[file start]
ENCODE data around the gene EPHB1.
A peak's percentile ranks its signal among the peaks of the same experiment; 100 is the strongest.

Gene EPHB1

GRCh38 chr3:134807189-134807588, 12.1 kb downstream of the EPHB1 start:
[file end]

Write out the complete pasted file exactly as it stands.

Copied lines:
ENCODE data around the gene EPHB1.
A peak's percentile ranks its signal among the peaks of the same experiment; 100 is the strongest.

Gene EPHB1

GRCh38 chr3:134807189-134807588, 12.1 kb downstream of the EPHB1 start: